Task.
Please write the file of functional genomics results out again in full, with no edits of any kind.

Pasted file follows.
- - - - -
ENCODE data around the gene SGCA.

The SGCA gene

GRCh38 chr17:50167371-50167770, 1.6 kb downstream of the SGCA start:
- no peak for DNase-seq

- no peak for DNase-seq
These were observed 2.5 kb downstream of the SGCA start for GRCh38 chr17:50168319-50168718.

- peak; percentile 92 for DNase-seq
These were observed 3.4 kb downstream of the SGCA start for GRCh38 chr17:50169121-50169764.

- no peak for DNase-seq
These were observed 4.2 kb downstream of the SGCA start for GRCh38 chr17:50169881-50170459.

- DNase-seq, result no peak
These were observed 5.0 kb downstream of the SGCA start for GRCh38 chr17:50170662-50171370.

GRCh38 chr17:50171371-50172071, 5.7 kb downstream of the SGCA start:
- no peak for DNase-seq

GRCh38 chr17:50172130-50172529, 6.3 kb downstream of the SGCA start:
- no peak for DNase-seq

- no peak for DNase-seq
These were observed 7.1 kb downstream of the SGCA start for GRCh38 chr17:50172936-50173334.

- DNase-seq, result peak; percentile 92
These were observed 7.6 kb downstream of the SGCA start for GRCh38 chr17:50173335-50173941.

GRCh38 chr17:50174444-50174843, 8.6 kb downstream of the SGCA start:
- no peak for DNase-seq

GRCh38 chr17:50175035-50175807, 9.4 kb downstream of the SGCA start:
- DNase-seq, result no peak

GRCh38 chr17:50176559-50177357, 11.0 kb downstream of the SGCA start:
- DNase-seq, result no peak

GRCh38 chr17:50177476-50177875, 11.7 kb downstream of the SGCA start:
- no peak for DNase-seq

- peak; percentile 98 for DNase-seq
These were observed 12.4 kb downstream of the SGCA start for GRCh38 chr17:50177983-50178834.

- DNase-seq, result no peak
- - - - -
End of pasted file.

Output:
ENCODE data around the gene SGCA.

The SGCA gene

GRCh38 chr17:50167371-50167770, 1.6 kb downstream of the SGCA start:
- no peak for DNase-seq

- no peak for DNase-seq
These were observed 2.5 kb downstream of the SGCA start for GRCh38 chr17:50168319-50168718.

- peak; percentile 92 for DNase-seq
These were observed 3.4 kb downstream of the SGCA start for GRCh38 chr17:50169121-50169764.

- no peak for DNase-seq
These were observed 4.2 kb downstream of the SGCA start for GRCh38 chr17:50169881-50170459.

- DNase-seq, result no peak
These were observed 5.0 kb downstream of the SGCA start for GRCh38 chr17:50170662-50171370.

GRCh38 chr17:50171371-50172071, 5.7 kb downstream of the SGCA start:
- no peak for DNase-seq

GRCh38 chr17:50172130-50172529, 6.3 kb downstream of the SGCA start:
- no peak for DNase-seq

- no peak for DNase-seq
These were observed 7.1 kb downstream of the SGCA start for GRCh38 chr17:50172936-50173334.

- DNase-seq, result peak; percentile 92
These were observed 7.6 kb downstream of the SGCA start for GRCh38 chr17:50173335-50173941.

GRCh38 chr17:50174444-50174843, 8.6 kb downstream of the SGCA start:
- no peak for DNase-seq

GRCh38 chr17:50175035-50175807, 9.4 kb downstream of the SGCA start:
- DNase-seq, result no peak

GRCh38 chr17:50176559-50177357, 11.0 kb downstream of the SGCA start:
- DNase-seq, result no peak

GRCh38 chr17:50177476-50177875, 11.7 kb downstream of the SGCA start:
- no peak for DNase-seq

- peak; percentile 98 for DNase-seq
These were observed 12.4 kb downstream of the SGCA start for GRCh38 chr17:50177983-50178834.

- DNase-seq, result no peak